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Marginal new car efficiency improvement saving MILLION$

Of the 12.778 million light vehicles sold in the U.S. last year, a modest fleet-wide efficiency improvement of one half mile per gallon totaled a savings of $722 million at the gas pump. It also reduced the U.S. millions of barrels a day consumption habit by 214 million gallons of petrol, according to analysts at Divided among those cars and light trucks that’s roughly $60 each.
Posted: January 14, 2012 - 7:09PM
Author: Don Bain

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That’s with a national average mileage of 22.7 mpg. If the average car sold gets 37 mpg by 2025, as required by CAFE proposals, the difference becomes significant.

Predictably Hyundai is ahead of pack simply because they sell no low-mileage trucks or SUVs. Even the Santa Fe crossover vehicle gets a better than national average 28 mpg, making the average mileage of all Hyundai vehicles sold in America 26.6 mpg.

Honda, who also eschews large trucks and SUVs, came in second with a fleet average of 24.2 mpg. Toyota, the world leader in the sales of hybrid vehicles, also builds full size trucks and SUVs, which lessens their overall average to 23.6 mpg.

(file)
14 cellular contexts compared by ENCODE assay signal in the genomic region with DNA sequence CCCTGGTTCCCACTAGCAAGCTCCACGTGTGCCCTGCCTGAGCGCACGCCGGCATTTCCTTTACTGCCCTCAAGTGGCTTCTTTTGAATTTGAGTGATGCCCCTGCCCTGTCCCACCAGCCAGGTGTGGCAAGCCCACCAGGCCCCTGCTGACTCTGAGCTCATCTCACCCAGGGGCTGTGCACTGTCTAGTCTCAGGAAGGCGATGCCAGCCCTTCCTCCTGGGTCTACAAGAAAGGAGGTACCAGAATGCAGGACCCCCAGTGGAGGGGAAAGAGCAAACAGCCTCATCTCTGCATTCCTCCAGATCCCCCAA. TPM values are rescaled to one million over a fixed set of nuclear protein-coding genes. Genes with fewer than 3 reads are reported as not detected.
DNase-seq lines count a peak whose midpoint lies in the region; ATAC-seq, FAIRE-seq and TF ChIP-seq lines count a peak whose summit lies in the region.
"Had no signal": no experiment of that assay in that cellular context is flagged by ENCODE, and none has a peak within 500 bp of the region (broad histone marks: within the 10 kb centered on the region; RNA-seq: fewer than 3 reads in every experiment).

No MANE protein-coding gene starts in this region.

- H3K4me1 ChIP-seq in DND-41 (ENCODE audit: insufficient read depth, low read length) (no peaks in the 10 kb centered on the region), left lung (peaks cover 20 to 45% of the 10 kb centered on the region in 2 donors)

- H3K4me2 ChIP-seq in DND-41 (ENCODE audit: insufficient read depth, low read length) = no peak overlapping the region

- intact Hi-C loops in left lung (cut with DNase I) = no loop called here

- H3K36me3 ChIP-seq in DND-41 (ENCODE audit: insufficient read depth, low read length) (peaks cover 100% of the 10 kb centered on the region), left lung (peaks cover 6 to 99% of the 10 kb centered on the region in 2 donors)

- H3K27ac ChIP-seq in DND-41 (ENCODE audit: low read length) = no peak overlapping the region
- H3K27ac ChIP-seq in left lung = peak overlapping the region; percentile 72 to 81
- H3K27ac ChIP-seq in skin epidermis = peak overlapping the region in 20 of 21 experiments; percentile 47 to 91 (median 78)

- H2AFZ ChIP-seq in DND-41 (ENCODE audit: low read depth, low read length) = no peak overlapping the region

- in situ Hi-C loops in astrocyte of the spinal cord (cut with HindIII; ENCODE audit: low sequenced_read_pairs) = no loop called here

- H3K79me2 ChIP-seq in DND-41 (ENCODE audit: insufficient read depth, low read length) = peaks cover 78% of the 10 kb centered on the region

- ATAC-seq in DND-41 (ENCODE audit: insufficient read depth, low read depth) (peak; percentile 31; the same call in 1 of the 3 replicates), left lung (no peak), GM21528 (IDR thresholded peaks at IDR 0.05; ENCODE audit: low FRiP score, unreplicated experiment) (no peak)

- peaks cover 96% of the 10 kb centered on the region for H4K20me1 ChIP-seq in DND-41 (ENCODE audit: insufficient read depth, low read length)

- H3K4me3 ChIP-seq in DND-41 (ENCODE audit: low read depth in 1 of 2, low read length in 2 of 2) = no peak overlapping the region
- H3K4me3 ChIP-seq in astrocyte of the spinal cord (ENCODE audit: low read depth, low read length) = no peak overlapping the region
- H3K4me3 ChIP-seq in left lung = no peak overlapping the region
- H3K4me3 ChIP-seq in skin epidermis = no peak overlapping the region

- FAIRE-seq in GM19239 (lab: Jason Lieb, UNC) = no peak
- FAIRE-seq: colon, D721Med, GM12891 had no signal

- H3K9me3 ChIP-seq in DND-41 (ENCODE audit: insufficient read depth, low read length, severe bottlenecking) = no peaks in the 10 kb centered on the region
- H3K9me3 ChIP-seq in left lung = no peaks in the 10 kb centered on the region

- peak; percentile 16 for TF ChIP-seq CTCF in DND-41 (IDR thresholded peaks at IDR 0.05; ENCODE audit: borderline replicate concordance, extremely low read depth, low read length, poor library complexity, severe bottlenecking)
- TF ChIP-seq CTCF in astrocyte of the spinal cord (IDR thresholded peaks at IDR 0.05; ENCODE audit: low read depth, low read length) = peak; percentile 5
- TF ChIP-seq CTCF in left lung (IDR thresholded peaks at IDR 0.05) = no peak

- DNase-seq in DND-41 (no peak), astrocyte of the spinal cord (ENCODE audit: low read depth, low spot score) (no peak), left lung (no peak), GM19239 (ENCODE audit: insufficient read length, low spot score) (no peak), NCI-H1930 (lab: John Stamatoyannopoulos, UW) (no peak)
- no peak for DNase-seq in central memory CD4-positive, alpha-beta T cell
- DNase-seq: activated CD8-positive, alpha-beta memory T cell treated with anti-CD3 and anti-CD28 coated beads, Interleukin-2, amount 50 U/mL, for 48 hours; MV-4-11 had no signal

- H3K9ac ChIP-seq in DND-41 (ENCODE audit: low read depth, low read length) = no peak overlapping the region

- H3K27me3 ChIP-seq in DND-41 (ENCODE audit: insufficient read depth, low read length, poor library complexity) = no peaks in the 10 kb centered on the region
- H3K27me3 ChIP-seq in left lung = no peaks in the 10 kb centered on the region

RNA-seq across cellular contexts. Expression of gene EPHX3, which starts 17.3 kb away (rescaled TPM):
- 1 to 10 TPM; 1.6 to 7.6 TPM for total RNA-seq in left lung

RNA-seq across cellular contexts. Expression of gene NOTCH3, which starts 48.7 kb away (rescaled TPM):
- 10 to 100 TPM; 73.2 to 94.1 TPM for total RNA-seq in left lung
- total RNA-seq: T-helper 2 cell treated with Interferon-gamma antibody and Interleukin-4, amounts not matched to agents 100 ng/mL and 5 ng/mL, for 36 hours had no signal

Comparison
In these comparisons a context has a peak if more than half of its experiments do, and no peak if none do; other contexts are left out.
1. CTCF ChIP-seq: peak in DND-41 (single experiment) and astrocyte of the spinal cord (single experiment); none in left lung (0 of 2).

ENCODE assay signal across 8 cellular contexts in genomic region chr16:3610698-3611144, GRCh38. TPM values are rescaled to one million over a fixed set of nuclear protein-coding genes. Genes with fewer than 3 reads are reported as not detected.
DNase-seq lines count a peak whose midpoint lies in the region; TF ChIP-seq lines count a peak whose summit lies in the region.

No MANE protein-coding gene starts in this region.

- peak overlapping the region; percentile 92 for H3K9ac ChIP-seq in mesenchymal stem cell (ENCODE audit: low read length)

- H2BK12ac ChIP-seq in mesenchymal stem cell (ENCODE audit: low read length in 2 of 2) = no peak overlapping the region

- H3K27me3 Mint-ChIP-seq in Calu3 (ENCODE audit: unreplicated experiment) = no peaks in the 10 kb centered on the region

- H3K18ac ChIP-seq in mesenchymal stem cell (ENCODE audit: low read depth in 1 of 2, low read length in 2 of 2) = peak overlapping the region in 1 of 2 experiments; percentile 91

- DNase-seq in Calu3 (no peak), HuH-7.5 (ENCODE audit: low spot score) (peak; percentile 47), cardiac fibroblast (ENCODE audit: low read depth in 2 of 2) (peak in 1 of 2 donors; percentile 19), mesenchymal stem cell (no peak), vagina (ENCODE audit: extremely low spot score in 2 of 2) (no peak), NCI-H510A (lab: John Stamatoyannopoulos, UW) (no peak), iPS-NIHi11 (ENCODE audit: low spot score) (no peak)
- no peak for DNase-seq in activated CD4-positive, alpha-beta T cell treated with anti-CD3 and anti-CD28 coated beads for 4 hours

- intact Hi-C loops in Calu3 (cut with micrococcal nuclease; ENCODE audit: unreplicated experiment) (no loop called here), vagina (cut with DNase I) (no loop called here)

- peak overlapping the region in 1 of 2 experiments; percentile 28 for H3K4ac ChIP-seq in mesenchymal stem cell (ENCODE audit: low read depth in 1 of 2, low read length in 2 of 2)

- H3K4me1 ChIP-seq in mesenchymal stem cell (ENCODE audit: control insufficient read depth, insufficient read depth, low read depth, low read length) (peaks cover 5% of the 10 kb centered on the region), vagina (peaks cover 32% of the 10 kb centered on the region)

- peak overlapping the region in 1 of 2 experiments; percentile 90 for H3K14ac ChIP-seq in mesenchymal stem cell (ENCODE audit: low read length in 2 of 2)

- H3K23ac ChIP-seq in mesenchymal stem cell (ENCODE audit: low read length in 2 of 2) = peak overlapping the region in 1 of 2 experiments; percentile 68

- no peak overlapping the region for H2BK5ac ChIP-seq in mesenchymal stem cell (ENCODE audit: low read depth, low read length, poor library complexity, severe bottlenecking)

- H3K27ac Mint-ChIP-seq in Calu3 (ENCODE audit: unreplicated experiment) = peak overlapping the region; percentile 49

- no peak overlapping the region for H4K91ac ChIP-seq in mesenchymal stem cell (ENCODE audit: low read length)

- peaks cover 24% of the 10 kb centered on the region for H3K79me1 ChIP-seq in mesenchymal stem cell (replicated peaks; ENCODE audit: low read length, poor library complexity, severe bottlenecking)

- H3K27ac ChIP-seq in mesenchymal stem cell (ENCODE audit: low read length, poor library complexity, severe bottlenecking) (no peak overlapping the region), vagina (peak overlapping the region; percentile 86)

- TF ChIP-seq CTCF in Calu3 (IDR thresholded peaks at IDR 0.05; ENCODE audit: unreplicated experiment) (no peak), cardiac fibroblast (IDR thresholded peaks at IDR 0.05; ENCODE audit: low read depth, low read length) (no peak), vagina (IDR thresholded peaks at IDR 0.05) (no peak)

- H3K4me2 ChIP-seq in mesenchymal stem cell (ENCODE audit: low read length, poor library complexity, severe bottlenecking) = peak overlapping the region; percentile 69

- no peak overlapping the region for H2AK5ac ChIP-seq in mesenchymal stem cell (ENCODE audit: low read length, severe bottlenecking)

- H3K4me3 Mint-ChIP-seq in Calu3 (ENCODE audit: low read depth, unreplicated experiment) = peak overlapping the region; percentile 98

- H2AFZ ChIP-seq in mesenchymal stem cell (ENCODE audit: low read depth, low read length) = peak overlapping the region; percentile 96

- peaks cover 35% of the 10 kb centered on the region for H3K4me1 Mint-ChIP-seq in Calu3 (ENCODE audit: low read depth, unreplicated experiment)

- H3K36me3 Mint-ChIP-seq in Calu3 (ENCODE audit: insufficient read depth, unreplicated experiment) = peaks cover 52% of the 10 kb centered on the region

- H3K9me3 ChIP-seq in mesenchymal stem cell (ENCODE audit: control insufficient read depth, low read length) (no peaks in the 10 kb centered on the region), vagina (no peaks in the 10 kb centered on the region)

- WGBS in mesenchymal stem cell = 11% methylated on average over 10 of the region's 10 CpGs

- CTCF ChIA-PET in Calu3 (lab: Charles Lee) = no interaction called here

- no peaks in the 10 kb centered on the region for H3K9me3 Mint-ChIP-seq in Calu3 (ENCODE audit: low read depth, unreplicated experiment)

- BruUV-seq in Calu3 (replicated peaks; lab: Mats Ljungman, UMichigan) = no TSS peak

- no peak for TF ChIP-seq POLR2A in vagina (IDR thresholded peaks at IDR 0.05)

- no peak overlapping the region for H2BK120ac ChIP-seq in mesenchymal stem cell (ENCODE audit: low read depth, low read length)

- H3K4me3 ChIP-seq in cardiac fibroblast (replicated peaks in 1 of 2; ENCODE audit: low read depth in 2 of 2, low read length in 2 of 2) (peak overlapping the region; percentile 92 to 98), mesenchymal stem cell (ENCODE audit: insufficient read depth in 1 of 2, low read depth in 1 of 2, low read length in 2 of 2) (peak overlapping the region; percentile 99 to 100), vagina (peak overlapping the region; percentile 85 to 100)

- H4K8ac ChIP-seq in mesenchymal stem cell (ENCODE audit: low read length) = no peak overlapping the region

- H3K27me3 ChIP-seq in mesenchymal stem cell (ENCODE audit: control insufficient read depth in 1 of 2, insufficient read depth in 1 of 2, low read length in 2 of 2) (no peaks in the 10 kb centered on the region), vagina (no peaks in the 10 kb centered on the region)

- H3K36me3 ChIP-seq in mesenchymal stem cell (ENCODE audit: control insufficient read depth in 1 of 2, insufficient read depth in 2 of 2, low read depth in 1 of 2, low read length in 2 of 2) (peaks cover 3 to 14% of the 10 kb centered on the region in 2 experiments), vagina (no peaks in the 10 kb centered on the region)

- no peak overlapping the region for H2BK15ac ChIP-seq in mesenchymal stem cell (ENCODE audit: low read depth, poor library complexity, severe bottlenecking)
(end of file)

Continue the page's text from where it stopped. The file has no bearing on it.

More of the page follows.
Of Detroit’s Big Three, Ford is the one showing marked progress, improving their overall average by one mile per gallon over last year to 21.4 mpg. They have scooted up close to Hyundai in the midsize segment trailing the Korean manufacturer by a scant .3 mpg.

"It may seem insignificant, but an increase of a half a mile per gallon in fuel economy translates to a reduction in fuel consumption of 214 million gallons," said Jesse Toprak, vice president of industry trends and insights at the Santa Monica-based consumer information company

The analysts used a simple formula calculating from the vehicle’s EPA mileage rating and defining a set annual mileage number as slightly over half in urban environments, with the remainder on high-speed highways so the numbers are really just informed estimates.

Still’s view of the data illustrates how a small action multiplied by a factor in the millions can have a very significant impact on oil consumption, greenhouse emissions and American pocketbooks.

Here at we are highly in favor of decreasing the first two while adding profusely to the third. Got any problem with that?

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